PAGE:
Difficult Horse Zayin 2 - Gain more Body - Awareness
Zayin and I are starting to become friends. He made big progress in giving me his trust that he could achieve everything I ask of him. I started to address his issues with the cinch and his emotional baggage connected to it by using the Figure 8 rope. This at the same time, helped his physical relaxation and balance.
During this week I had 5 complete sessions with Zayin. He is improving a lot in the Quality of connection he is giving and the trust he starts to put into me. There are moments where I start to feel a very nice and gentle horse looking for a safe connection.
On Monday and Tuesday, I took both horses at the same time into the indoor arena and allowed them some controlled trotting and cantering around the arena with changes of direction at liberty before the actual work. Due to Tadjik being there, I had the opportunity to work more on Zayins trouble with the cinch and being saddled.
He was moving away a lot as soon as I would approach his side, even when I was just holding a rope in my hand. I simply moved with him until he would stop and look at the rope in my hand. After a few repetitions he would start to look back to me each time I would do something on his side like touching, saddling, or cinching. This tells me that he starts to involve into the process mentally, tries to understand. He was more ok with everything from that moment on.
The Figure 8 Rope
I noticed that all cinches slide back on him, towards the flank area, which will cause him more discomfort and trigger his defence – mechanisms. So I decided to play with the figure 8 rope. For this, I simply take a 7 m ring rope and wrap it in a figure of 8 around his neck and hindquarters. I used this technique already successfully on several horses with confidence issues and cinching issues. It is less confronting than the flank rope and for Zayin is serves 2 purposes:
- Desensitizing him on the flanks and the hindquarters – increasing his level of confidence and acceptance of touch in this area
- Increasing his level of body awareness – Linda Tellington Jones uses a similar technique to help horses with coordination issues.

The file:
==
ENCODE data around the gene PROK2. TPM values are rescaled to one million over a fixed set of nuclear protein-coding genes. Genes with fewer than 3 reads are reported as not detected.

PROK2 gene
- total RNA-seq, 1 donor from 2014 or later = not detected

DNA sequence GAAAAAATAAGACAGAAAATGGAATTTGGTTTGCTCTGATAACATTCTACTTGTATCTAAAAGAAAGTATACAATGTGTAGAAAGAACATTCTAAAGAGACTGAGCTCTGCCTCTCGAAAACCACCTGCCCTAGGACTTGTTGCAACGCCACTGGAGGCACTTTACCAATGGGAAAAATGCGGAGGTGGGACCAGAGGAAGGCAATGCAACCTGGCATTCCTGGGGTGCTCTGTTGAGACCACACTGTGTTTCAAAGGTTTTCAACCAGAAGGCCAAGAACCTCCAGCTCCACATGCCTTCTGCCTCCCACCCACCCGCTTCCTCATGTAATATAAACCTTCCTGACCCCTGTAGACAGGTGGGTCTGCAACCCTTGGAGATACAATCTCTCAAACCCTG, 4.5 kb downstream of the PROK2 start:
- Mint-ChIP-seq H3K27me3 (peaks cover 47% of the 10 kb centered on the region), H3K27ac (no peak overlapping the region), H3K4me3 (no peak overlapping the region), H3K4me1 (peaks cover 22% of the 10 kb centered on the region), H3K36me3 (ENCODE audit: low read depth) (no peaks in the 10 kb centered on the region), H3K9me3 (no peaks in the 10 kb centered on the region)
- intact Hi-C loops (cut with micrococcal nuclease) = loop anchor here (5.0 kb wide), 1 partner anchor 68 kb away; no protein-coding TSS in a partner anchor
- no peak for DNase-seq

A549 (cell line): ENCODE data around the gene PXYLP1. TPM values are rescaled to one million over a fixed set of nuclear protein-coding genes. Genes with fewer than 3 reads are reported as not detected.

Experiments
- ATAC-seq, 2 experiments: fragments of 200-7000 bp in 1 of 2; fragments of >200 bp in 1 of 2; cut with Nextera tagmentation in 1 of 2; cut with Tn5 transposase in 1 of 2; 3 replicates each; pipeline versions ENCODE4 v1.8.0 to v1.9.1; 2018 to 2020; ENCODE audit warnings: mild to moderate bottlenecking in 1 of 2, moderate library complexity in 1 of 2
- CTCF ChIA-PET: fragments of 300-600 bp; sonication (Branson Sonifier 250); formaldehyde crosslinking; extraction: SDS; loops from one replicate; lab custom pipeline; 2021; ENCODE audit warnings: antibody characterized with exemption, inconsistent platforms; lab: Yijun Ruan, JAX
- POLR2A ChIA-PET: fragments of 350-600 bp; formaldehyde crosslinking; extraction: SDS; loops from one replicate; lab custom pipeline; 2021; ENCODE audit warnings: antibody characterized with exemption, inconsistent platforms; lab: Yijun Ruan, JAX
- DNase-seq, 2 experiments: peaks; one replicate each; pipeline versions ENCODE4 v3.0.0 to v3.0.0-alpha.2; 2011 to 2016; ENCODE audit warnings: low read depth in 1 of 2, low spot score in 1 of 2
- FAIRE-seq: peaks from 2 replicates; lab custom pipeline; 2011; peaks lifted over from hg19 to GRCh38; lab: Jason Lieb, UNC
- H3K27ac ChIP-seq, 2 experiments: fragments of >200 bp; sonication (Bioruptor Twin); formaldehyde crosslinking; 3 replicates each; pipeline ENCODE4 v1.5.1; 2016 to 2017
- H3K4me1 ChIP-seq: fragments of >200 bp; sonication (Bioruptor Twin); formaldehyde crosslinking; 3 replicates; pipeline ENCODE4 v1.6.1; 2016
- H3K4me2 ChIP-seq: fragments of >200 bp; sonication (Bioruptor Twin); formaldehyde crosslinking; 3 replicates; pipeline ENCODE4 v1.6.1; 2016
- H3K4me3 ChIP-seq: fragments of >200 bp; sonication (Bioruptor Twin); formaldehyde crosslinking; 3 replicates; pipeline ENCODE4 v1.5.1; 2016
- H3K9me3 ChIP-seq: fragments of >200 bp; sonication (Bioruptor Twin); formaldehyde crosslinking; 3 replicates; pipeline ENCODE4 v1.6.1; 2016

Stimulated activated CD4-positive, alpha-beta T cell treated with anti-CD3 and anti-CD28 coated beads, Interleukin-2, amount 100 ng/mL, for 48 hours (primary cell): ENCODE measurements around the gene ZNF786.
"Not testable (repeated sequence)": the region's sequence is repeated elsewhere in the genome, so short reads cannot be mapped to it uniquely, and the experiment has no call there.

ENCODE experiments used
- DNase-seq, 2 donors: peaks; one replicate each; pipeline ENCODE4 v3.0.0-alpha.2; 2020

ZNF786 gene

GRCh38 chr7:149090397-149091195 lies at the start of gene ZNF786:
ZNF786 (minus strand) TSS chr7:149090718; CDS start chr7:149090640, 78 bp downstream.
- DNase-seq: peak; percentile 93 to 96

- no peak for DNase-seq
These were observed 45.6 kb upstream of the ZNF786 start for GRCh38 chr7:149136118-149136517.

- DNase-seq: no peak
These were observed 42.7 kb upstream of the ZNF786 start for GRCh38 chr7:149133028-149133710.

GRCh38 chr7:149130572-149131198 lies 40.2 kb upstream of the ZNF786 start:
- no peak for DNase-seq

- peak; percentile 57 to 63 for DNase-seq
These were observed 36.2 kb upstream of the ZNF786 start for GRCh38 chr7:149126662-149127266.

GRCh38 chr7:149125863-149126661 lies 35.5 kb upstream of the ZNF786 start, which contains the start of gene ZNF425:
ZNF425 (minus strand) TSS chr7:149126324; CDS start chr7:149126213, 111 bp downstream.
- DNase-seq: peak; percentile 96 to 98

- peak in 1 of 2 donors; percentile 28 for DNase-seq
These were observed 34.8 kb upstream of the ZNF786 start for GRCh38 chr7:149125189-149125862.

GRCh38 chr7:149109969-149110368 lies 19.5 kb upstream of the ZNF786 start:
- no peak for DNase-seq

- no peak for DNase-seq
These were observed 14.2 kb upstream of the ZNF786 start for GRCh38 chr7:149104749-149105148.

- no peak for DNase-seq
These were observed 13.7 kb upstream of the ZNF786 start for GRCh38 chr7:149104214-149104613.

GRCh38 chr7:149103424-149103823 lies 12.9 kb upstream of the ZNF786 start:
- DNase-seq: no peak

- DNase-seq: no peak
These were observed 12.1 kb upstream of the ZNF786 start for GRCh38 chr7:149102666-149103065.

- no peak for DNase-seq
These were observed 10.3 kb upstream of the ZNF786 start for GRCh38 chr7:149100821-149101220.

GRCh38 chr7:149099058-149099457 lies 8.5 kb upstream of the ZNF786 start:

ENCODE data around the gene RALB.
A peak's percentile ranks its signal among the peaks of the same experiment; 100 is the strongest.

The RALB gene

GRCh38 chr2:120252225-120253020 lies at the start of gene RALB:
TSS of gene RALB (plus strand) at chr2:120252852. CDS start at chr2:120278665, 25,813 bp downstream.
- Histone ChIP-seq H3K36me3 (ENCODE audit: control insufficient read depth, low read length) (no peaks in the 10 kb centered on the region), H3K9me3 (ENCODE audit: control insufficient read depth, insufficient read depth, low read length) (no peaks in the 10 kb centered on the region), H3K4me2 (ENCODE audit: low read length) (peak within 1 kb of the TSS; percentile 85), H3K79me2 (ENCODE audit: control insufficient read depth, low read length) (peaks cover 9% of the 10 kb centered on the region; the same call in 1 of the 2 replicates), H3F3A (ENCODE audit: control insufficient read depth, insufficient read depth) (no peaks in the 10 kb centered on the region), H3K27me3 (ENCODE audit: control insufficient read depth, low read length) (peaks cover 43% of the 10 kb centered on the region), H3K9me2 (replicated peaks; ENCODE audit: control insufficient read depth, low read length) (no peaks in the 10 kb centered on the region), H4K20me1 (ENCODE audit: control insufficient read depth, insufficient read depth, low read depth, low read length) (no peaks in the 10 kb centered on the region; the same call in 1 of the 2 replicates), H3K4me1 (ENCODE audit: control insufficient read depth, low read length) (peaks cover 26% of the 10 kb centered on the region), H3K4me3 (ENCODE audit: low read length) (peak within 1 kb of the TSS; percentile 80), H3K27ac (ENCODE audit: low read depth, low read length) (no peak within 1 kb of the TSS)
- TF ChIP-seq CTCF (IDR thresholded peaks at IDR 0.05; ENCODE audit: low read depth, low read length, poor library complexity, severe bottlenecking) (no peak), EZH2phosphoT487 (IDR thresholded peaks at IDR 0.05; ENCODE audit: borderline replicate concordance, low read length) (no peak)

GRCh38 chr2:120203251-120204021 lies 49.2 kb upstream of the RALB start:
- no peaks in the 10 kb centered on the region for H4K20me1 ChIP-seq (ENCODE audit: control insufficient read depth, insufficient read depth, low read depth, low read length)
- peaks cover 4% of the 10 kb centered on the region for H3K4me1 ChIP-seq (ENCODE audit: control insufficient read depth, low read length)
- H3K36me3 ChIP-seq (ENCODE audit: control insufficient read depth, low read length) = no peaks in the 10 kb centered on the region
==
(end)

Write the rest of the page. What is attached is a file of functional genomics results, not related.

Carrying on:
Zayins reaction was interesting to observe. He did not start to buck or kick in a complete right brain fear attack. He was walking and trotting several laps pretty calm before he started to kick up, but more like being annoyed by a horsefly. Only when there was lots of distraction from the outside, he would buck harder.
I gave him lots of mini breaks in between, even when there was no total acceptance or relaxation, just to assure him that he is doing great and that everything is ok. This helped him a lot. In the end of the first session, he was able to pick up right and left canter without being emotional about it. The second good effect was, that he was using his hindquarters a lot more straight and he was carrying himself in a better balance.
I had 1 session with him in the outside arena with the figure 8 rope. There was a lot of distraction going on, cars driving by, ponies moving past the arena, horses running around in the field next to it and people coming and going. This seemed to be too much for his “RAM” and he had to buck a lot more with the rope. In the end, it was a very good session though because it gave me the opportunity to work on his ability to calm down and relax after being emotional.
He ended the session being able to canter relaxed and connected and trot his cavalettis with a nice stretch.
The pictures of the second week
On Friday I progressed to a new outfit for him: A lunging cinch combined with a breast collar and a rope around his hindquarters. So now he had on top of the figure 8 rope also the cinch to deal with. I checked what he would say to jump obstacles in this outfit. I prepared him well with first trotting the cavalettis to get him used to the movement of all the ropes.
Then I built up a little jump with a pole in front to help him with the rhythm – and asked him first at the trot. He rushed the first one but didn’t buck or kick afterwards. Lots of rewards again to make sure he feels successful, even if it wasn’t perfect. After a few repetitions, he could jump both directions at the canter, with relaxation and continue the canter afterwards and jump again.
He had a proud look on his face and I could tell that he was fully involved mentally and emotionally.
On the side I keep little mental checkpoints to keep track on his emotional progress:
- How long does he manage to keep his feet still in a break?
- How hard does he need to rub his head on me during breaks?
- How easily does he come back mentally when he lost focus or got distracted by something?
- How well does he manage to keep his feet still while grooming?
- How many tries does it take him to pick up the canter without emotions?
- How long does he stay on adrenaline when being excited?
I am not expecting him to not spook, not get emotional or not rub his head on me. I just keep track of everything to look for little improvements. This is what counts. That he is less long emotional, connects sooner, rubs less hard, moves his feet just a little less when grooming.
If I would try to keep him from going emotional, he wouldn’t have the opportunity to learn how to calm down again and to come to the human to look for safety. What I wish for is, that whenever he feels worried about something, he checks in with me to see what I think about it and then trust my judgment.
Read more about Zayin